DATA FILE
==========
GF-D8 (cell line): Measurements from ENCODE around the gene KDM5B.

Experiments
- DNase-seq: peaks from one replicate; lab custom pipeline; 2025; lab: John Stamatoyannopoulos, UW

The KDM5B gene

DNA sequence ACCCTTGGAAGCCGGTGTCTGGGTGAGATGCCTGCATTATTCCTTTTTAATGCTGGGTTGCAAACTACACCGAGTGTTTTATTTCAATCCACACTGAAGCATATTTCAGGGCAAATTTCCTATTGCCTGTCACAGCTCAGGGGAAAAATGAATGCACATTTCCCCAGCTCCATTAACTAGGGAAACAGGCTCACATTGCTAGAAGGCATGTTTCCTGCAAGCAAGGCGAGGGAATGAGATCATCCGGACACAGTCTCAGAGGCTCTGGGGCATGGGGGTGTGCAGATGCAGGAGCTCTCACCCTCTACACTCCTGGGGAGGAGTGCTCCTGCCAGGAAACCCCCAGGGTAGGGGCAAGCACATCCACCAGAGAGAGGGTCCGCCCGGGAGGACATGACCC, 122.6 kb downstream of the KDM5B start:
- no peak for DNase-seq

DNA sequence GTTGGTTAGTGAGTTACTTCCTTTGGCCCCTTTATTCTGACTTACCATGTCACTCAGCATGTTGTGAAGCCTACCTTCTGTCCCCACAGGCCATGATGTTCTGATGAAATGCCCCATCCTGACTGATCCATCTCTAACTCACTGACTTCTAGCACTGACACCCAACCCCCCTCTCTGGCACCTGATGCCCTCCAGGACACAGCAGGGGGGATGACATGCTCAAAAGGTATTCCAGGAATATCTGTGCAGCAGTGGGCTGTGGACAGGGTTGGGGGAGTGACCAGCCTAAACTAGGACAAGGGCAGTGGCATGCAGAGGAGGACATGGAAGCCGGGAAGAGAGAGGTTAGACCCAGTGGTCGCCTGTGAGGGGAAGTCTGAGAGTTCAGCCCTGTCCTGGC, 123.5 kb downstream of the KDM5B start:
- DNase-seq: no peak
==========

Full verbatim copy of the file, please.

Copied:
GF-D8 (cell line): Measurements from ENCODE around the gene KDM5B.

Experiments
- DNase-seq: peaks from one replicate; lab custom pipeline; 2025; lab: John Stamatoyannopoulos, UW

The KDM5B gene

DNA sequence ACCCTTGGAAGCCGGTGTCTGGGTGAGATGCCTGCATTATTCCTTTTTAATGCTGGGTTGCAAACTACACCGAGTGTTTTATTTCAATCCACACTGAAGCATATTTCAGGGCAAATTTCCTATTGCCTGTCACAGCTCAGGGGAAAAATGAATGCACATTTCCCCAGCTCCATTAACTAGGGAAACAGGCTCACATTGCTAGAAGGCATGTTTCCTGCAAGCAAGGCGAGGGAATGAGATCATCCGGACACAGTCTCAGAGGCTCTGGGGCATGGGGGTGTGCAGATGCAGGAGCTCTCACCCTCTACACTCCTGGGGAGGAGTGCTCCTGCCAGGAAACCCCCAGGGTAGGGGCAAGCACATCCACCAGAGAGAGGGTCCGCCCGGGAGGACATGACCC, 122.6 kb downstream of the KDM5B start:
- no peak for DNase-seq

DNA sequence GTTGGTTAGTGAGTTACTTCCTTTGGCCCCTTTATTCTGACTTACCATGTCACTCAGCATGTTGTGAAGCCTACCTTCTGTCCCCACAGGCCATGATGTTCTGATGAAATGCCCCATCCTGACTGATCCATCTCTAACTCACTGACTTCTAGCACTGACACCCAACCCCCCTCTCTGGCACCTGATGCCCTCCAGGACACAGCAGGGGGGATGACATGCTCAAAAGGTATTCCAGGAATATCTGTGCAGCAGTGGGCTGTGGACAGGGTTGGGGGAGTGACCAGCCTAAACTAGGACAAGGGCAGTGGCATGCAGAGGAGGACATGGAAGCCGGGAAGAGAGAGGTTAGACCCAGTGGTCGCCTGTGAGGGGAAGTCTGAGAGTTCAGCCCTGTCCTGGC, 123.5 kb downstream of the KDM5B start:
- DNase-seq: no peak